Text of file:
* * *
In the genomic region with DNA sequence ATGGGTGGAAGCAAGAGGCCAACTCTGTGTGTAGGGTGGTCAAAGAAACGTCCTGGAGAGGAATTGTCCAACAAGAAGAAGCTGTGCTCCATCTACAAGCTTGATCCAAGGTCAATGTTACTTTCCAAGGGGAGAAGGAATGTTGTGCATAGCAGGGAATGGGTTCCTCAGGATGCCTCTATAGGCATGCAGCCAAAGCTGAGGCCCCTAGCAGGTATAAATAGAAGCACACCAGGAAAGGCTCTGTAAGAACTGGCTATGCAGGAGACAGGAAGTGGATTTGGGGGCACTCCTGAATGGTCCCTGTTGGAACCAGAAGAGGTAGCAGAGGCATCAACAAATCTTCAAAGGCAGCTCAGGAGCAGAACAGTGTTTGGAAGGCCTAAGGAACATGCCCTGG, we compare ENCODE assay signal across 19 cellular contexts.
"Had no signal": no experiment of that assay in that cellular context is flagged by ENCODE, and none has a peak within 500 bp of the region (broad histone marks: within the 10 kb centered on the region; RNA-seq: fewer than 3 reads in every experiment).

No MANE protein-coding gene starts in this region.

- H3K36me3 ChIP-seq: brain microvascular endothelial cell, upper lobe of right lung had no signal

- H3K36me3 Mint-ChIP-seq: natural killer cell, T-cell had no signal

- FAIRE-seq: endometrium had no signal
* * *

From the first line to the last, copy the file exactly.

In the genomic region with DNA sequence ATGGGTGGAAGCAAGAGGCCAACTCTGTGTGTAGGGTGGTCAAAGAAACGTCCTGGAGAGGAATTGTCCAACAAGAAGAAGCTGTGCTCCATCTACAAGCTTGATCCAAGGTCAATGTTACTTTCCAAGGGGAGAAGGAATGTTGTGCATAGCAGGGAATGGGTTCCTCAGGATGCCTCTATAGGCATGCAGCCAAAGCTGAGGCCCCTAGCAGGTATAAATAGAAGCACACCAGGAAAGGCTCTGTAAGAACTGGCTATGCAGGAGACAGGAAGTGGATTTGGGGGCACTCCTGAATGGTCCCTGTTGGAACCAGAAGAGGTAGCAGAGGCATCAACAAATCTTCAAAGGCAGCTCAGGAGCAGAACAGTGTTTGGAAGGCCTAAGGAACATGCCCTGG, we compare ENCODE assay signal across 19 cellular contexts.
"Had no signal": no experiment of that assay in that cellular context is flagged by ENCODE, and none has a peak within 500 bp of the region (broad histone marks: within the 10 kb centered on the region; RNA-seq: fewer than 3 reads in every experiment).

No MANE protein-coding gene starts in this region.

- H3K36me3 ChIP-seq: brain microvascular endothelial cell, upper lobe of right lung had no signal

- H3K36me3 Mint-ChIP-seq: natural killer cell, T-cell had no signal

- FAIRE-seq: endometrium had no signal